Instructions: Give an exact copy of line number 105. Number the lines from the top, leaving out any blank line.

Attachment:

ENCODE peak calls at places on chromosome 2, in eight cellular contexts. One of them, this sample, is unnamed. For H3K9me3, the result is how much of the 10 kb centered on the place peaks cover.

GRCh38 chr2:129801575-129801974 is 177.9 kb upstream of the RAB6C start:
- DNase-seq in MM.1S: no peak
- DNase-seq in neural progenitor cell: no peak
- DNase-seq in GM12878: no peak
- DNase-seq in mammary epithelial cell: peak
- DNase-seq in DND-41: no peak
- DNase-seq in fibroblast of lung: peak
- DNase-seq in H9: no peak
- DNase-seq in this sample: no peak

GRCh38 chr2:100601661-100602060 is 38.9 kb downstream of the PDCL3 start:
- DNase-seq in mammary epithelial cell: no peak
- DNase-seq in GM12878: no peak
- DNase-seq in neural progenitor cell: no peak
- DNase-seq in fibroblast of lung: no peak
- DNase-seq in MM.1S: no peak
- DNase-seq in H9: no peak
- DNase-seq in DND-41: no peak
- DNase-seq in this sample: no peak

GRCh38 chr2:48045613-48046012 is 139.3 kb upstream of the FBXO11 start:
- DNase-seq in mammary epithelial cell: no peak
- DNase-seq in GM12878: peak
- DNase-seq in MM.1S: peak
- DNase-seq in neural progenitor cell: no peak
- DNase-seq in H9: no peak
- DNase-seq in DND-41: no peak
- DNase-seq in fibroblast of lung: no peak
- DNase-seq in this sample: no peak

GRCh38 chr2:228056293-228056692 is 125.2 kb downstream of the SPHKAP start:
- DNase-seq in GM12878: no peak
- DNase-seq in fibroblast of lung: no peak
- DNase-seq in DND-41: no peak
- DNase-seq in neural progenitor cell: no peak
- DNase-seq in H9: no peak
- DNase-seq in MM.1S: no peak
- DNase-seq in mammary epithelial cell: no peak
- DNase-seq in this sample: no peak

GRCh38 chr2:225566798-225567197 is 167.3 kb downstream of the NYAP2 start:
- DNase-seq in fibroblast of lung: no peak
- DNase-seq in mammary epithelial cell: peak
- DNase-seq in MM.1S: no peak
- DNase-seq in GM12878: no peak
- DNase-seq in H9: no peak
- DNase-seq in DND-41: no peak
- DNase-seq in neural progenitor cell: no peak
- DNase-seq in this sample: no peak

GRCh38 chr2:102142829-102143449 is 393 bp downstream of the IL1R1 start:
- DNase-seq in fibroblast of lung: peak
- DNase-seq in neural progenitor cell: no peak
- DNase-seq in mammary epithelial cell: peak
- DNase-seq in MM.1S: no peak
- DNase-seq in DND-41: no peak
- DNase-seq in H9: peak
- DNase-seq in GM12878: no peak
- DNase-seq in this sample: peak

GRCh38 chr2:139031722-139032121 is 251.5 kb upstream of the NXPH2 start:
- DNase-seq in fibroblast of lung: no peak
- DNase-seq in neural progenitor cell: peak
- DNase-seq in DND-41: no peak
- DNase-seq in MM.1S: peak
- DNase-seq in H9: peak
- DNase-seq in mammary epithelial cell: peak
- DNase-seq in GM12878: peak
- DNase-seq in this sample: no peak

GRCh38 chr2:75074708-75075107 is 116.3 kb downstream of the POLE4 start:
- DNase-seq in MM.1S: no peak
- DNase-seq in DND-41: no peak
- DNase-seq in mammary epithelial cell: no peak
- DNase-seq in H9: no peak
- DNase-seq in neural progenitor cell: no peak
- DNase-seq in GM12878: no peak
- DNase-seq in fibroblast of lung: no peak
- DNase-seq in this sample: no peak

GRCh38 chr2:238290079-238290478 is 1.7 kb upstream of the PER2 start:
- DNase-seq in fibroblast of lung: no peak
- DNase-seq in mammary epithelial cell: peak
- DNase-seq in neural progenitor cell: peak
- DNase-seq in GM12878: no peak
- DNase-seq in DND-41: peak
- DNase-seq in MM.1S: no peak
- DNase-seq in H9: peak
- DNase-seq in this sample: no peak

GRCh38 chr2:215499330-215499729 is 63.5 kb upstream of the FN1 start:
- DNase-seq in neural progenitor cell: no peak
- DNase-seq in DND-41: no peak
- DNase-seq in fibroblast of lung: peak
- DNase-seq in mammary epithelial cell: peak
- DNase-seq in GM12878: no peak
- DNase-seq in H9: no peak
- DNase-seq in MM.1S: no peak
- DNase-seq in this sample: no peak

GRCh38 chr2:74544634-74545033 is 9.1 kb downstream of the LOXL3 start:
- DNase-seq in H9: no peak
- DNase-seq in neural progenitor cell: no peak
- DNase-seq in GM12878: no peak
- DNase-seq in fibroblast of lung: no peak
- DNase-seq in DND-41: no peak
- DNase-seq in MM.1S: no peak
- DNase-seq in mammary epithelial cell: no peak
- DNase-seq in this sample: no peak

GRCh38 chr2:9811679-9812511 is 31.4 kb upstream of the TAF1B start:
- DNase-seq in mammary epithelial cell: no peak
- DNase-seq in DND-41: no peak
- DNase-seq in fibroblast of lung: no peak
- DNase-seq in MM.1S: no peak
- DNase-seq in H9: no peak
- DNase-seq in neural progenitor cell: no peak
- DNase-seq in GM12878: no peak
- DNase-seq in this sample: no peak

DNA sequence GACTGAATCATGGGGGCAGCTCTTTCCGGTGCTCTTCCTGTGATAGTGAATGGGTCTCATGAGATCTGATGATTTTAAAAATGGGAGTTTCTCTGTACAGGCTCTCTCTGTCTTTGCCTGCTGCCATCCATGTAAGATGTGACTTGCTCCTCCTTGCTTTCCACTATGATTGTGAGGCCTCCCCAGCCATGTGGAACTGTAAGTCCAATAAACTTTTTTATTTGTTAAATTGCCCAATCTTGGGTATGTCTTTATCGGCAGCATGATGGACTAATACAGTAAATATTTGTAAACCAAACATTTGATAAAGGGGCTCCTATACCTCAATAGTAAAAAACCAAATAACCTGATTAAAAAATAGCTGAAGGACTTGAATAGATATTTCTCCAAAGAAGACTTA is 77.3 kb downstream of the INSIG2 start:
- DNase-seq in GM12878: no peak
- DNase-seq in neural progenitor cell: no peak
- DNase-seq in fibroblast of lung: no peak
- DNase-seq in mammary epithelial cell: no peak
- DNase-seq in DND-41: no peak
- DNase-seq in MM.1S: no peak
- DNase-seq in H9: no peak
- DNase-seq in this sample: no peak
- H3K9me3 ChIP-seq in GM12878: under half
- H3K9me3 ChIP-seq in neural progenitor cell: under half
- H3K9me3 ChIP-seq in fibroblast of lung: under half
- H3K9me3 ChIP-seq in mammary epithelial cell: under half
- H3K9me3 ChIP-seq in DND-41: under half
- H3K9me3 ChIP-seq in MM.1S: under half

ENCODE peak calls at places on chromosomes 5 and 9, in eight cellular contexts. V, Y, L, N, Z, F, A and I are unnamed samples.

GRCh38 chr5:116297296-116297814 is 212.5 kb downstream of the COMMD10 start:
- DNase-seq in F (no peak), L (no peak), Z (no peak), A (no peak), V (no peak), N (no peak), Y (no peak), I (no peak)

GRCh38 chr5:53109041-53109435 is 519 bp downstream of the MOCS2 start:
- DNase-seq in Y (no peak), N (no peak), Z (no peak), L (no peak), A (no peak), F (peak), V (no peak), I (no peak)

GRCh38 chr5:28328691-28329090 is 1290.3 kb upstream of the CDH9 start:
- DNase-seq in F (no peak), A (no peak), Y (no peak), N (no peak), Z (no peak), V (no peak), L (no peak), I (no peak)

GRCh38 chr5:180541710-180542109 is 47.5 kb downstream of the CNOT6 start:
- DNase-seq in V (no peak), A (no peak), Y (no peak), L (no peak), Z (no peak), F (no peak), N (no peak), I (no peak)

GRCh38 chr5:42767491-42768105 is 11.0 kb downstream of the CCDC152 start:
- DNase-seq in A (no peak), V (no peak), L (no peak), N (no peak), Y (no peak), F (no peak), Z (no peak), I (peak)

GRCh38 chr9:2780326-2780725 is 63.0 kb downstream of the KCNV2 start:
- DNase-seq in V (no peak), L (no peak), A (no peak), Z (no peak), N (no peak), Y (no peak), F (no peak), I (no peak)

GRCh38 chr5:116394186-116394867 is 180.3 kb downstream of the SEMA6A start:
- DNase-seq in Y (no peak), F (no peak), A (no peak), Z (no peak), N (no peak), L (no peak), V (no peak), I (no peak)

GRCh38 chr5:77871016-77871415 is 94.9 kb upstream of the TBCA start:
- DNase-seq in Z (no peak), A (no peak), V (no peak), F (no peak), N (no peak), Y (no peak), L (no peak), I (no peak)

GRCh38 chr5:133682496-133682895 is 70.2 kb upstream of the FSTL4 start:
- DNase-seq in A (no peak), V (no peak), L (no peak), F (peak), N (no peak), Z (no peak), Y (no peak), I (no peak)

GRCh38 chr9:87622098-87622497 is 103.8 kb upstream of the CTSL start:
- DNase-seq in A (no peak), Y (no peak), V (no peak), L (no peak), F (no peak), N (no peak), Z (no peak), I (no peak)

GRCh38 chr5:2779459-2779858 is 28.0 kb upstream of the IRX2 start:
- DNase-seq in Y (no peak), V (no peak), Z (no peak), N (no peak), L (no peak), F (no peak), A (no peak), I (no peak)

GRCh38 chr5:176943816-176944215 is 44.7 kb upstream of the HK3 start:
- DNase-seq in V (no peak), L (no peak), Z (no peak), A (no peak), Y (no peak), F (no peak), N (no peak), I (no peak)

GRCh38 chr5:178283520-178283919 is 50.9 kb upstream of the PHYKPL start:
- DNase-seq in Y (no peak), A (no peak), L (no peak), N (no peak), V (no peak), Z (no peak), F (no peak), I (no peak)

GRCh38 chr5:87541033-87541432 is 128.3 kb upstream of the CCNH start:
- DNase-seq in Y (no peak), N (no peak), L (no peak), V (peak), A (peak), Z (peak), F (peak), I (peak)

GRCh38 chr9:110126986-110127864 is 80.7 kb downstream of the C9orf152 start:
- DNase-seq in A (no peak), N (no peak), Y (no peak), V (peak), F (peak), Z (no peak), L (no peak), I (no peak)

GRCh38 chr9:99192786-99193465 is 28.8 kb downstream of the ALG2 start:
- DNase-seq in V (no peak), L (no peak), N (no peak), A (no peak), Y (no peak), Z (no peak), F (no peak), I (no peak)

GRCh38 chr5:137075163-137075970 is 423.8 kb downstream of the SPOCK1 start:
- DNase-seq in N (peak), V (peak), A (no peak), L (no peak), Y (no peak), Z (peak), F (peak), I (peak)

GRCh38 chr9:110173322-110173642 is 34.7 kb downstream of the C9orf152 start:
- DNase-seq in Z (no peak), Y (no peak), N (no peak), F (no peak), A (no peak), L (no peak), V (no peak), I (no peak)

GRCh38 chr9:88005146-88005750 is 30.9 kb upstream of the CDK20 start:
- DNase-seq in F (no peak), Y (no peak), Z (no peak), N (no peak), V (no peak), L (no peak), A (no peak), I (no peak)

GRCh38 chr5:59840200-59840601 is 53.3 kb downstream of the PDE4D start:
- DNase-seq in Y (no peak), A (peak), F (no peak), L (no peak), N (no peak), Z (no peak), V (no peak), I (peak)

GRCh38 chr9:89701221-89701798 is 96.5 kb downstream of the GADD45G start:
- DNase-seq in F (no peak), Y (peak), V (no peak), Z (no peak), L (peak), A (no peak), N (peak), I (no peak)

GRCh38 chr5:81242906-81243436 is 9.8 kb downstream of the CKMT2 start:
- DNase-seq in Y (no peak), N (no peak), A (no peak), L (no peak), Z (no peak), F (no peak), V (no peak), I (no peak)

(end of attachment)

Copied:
- DNase-seq in MM.1S: no peak